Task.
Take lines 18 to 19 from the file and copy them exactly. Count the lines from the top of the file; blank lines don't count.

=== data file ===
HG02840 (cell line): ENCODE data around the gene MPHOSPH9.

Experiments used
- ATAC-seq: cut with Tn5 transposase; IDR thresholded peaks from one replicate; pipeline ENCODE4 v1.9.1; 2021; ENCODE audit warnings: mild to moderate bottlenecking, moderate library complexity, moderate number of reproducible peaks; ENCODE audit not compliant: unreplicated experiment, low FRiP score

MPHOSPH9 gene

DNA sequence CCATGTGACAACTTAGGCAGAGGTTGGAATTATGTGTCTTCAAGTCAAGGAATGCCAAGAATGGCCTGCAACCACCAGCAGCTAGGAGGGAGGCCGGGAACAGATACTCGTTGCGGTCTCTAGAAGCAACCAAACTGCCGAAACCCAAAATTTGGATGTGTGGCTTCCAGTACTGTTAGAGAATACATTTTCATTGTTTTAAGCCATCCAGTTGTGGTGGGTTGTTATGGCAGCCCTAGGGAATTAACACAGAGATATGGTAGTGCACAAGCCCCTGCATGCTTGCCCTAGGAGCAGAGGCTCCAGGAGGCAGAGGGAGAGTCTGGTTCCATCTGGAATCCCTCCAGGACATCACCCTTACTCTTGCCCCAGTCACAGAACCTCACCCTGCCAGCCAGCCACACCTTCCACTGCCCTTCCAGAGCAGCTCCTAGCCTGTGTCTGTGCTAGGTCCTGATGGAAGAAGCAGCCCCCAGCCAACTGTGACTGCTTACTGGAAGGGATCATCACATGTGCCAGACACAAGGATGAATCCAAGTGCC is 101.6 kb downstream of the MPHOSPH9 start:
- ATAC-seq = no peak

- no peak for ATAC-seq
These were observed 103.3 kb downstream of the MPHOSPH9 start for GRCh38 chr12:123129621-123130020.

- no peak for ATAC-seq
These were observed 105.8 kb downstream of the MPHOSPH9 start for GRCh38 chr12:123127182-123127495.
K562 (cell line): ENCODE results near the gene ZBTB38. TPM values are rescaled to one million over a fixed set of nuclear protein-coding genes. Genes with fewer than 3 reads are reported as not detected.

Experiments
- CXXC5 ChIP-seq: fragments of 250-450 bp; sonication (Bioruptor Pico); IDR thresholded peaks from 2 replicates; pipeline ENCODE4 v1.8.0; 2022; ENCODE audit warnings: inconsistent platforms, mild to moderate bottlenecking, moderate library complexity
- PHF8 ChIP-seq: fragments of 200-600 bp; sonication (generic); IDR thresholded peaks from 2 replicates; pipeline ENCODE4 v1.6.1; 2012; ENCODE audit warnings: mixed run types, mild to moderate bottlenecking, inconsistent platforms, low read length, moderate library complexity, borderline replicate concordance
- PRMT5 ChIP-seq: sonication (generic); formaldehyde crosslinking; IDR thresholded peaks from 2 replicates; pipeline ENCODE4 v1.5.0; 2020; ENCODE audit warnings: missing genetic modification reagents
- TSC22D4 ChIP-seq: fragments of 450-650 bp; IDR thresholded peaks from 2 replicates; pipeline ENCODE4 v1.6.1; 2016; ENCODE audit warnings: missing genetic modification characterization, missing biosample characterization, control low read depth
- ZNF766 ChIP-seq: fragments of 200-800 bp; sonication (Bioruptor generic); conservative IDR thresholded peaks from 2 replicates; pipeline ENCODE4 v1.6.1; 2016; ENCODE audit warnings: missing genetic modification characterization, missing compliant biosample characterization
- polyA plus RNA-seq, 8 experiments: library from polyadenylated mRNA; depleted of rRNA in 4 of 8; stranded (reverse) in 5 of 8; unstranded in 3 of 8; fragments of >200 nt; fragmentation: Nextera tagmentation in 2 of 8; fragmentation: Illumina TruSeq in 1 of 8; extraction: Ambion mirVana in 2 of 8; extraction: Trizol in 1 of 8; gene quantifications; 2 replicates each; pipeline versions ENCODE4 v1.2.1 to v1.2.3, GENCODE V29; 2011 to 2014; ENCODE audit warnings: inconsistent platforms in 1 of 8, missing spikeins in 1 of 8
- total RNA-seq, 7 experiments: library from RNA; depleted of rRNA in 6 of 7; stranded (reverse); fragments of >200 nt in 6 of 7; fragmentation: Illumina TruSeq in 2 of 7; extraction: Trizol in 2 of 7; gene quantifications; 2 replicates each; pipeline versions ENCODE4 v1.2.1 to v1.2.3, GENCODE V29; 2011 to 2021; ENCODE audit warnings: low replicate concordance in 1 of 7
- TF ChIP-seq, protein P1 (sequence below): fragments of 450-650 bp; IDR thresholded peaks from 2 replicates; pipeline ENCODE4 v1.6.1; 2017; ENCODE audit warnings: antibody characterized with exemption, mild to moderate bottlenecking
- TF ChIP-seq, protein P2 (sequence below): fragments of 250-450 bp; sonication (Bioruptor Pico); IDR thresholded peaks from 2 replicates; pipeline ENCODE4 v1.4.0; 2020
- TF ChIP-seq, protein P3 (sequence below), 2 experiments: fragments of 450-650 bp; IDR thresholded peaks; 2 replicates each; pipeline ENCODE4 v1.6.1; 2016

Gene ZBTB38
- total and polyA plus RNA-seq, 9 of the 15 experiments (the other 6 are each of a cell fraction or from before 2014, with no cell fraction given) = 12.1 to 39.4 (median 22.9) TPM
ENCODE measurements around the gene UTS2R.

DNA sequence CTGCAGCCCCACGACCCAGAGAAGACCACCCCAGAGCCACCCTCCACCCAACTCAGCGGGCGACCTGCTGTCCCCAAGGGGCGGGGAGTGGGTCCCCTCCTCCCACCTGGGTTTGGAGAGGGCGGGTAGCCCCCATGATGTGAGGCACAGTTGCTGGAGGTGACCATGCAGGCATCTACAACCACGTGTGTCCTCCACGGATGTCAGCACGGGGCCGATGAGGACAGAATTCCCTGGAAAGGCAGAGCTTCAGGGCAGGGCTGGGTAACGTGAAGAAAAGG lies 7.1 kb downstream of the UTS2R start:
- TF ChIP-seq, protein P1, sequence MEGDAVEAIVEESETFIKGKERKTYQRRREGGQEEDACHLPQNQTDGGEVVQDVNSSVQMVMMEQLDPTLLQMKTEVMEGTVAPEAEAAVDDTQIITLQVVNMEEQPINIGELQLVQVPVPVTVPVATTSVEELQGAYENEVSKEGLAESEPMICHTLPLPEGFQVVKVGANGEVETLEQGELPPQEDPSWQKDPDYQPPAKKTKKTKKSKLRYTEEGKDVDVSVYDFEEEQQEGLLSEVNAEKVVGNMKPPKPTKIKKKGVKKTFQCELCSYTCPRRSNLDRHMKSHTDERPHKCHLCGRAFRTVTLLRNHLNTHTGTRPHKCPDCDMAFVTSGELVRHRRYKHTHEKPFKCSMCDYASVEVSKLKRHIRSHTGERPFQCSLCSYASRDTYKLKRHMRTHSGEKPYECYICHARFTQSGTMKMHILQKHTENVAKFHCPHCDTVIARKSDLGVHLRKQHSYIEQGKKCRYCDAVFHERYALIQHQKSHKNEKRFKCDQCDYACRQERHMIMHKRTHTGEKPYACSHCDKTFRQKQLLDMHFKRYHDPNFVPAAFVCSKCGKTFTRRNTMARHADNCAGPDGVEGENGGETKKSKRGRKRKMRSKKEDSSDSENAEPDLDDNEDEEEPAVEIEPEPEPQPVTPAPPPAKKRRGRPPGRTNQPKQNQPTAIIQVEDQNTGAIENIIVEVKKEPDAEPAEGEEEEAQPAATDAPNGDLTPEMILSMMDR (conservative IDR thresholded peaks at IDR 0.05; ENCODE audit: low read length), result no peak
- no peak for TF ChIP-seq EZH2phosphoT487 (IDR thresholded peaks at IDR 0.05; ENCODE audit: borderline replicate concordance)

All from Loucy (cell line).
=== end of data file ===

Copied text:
- polyA plus RNA-seq, 8 experiments: library from polyadenylated mRNA; depleted of rRNA in 4 of 8; stranded (reverse) in 5 of 8; unstranded in 3 of 8; fragments of >200 nt; fragmentation: Nextera tagmentation in 2 of 8; fragmentation: Illumina TruSeq in 1 of 8; extraction: Ambion mirVana in 2 of 8; extraction: Trizol in 1 of 8; gene quantifications; 2 replicates each; pipeline versions ENCODE4 v1.2.1 to v1.2.3, GENCODE V29; 2011 to 2014; ENCODE audit warnings: inconsistent platforms in 1 of 8, missing spikeins in 1 of 8
- total RNA-seq, 7 experiments: library from RNA; depleted of rRNA in 6 of 7; stranded (reverse); fragments of >200 nt in 6 of 7; fragmentation: Illumina TruSeq in 2 of 7; extraction: Trizol in 2 of 7; gene quantifications; 2 replicates each; pipeline versions ENCODE4 v1.2.1 to v1.2.3, GENCODE V29; 2011 to 2021; ENCODE audit warnings: low replicate concordance in 1 of 7